The relation between the written Chinese language and its oral form is very different from the analogous relation between written and spoken English.
For those trained in written Chinese, it serves as a common medium; for those untrained in it, the graphic Chineese writing of the characters is in general no aid to common understanding characters such as "one" notwithstanding.
A second reform simplified the characters by reducing the number of strokes used in writing them. In this manner Chinese logographs form a common medium of communication for a vast country because they can be read by people who speak mutually incomprehensible dialects or languages.
History It is not known when Chinese writing originated, but it apparently began to develop in the early 2nd millennium bc. This acrophonic principle played a similar role in the development of hieroglyphic and cuneiform writing.
It is therefore useful to be able to transliterate a dialect of Chinese into the Latin alphabet or the Perso-Arabic script Xiao'erjing for those who cannot read Chinese characters. Bamboo and wooden slipsfrom at least the thirteenth century BC Paperinvented no later than the second century BC Silksince at least the Han dynasty Stone, metal, wood, bamboo, plastic and ivory on seals.
But, of course, such a large number of graphs imposes a major obstacle to learning to read and write. Little systematic study has been conducted on how simplified Chinese has affected the way Chinese people become literate; the only studies conducted before it was standardized in mainland China seem to have been statistical ones regarding how many strokes were saved on average in samples of running text.
In English one morpheme is often expressed by two syllables e. Immediately afterward, the mainland government began two parallel programs relating to written Chinese. Unlike English, in which morphemes combine to make new words e. The radicals are arranged in modern dictionaries according to the number of strokes used in writing them.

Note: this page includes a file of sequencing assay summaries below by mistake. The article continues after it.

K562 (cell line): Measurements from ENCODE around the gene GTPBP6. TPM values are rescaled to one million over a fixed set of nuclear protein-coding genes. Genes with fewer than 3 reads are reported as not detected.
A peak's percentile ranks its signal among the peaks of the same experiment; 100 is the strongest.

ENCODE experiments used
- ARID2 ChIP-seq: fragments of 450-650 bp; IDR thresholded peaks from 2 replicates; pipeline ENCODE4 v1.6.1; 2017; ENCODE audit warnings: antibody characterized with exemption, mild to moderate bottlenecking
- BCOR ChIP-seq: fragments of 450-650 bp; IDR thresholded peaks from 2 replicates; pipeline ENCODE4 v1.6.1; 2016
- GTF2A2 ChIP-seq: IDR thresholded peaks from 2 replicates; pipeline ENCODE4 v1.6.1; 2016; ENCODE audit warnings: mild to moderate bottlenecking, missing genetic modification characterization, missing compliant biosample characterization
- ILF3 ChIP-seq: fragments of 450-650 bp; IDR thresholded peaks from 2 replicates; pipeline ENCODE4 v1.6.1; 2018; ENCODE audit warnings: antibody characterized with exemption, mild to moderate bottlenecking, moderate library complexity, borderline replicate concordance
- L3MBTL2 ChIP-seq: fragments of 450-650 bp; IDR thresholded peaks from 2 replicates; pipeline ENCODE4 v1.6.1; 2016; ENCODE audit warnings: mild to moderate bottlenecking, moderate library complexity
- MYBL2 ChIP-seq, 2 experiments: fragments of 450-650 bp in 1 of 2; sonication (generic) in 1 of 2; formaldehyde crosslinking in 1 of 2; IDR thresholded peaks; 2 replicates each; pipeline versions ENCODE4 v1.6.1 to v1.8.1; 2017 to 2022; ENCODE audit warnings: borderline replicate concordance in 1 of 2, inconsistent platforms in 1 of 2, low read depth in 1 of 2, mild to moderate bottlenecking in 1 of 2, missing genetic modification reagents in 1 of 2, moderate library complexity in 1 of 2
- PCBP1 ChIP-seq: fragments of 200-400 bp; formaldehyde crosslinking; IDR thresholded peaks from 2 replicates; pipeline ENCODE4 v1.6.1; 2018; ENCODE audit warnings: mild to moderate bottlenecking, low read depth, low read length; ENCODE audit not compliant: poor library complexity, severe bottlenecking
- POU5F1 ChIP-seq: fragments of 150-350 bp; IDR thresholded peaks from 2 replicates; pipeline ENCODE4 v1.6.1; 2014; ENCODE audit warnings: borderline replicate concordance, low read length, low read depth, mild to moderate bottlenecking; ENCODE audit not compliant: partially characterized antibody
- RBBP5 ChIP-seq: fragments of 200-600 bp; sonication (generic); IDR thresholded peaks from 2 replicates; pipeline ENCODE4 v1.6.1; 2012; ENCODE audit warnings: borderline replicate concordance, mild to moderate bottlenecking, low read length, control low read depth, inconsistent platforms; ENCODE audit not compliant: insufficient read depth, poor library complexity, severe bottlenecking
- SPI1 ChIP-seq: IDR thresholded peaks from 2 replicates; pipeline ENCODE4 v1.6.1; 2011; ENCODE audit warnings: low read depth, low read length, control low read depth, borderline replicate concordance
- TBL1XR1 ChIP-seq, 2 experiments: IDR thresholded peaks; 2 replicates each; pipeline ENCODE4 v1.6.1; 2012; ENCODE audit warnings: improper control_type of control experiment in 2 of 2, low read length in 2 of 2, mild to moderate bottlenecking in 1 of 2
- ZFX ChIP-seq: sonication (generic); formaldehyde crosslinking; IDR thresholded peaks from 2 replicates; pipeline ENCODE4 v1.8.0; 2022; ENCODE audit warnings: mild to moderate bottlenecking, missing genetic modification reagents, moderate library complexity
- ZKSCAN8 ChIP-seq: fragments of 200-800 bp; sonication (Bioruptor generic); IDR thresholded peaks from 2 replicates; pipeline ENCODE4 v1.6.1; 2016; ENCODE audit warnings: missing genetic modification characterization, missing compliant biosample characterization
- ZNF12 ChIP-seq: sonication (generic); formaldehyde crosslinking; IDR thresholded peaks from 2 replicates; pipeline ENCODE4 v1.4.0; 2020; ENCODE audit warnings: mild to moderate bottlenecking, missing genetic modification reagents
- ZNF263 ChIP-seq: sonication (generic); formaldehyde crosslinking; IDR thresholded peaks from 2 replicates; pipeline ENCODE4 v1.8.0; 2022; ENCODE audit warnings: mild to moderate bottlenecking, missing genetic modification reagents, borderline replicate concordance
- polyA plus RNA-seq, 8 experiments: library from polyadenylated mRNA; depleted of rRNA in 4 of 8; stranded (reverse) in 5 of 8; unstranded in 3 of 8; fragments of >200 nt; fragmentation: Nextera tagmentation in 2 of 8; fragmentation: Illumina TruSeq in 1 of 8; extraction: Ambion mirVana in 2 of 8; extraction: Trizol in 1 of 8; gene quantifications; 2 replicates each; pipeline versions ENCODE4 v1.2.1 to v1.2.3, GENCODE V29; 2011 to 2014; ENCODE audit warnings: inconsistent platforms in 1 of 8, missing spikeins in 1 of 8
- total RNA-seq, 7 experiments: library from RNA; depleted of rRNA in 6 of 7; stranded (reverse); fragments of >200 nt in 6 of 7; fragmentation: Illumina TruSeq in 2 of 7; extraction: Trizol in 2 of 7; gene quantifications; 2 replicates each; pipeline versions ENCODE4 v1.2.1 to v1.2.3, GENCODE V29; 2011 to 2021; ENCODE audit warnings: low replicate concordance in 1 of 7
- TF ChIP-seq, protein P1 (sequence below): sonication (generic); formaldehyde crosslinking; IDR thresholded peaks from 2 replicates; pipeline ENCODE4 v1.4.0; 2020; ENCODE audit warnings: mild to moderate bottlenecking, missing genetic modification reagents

A graph that pictured some object was borrowed to write a different word that happened to sound similar. Chinese dictionary Written Chinese is not based on an alphabet or syllabary, so Chinese dictionaries, as well as dictionaries that define Chinese characters in other languages, cannot easily be alphabetized or otherwise lexically ordered, as English dictionaries are.
It applies a specific character to write each meaningful syllable or each nonmeaningful syllabic that is part of a polysyllabic word. The radicals are ordered first by stroke count that is, the number of strokes required to write the radical ; within a given stroke count, the radicals also have a prescribed order.
How can the answer be improved?Tell us how. Chinese writing, basically logographic writing system, one of the world’s great writing systems. Like Semitic writing in the West, Chinese script was fundamental to the writing systems in the East. Chinese Character Tutorial If you're interested in reading and writing Chinese characters, there's no better place to get started than with the numbers They are quite simple to write, useful to know, and are exactly the same in.
You have the opportunity to contribute ways that you remember Chinese characters and photos of your Chinese writing as you learn from other students of Chinese. Click the “Learn More” button next to any character to see what others have said about that character.
Chinese. Chinese is spoken by about billion people mainly in the People's Republic of China, the Republic of China (a.k.a. Taiwan), Singapore and other parts of. Unlike European languages Chinese's difficulty is very front-loaded.
When you first study how to write in Chinese, you'll be confronted with a foreign pronunciation system, a foreign tonal system and a very foreign writing system.Chineese writing